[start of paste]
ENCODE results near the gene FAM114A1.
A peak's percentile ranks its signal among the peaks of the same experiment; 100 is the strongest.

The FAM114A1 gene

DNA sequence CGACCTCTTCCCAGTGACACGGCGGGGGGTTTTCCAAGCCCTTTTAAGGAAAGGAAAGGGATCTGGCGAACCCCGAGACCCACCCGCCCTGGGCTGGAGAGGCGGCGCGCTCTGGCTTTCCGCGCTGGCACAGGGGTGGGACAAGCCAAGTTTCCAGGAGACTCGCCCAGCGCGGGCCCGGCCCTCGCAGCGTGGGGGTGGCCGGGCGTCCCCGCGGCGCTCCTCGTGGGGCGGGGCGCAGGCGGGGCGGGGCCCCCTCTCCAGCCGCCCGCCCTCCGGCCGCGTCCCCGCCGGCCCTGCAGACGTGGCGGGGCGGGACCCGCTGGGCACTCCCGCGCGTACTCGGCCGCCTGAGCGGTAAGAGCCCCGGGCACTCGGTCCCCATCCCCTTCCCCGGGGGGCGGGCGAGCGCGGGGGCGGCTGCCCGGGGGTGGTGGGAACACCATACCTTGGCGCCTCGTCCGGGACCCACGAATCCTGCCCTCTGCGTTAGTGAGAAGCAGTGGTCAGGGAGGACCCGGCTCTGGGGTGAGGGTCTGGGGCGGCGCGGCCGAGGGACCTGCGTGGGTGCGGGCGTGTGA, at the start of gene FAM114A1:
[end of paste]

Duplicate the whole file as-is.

ENCODE results near the gene FAM114A1.
A peak's percentile ranks its signal among the peaks of the same experiment; 100 is the strongest.

The FAM114A1 gene

DNA sequence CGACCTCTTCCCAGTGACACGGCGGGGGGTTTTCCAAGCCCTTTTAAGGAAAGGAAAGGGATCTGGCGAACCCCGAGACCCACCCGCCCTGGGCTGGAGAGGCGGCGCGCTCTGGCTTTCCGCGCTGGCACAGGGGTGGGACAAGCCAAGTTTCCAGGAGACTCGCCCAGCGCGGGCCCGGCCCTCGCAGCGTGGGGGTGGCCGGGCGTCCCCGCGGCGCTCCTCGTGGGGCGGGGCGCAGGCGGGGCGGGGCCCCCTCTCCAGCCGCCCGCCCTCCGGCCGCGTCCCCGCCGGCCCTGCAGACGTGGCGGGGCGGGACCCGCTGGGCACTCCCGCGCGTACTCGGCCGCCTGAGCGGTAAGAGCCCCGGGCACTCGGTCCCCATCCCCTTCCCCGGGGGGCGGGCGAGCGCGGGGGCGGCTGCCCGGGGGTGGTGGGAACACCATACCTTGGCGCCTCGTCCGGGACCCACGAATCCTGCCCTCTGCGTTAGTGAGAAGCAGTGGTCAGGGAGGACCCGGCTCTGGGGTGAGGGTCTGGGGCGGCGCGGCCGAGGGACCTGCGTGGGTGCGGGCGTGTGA, at the start of gene FAM114A1: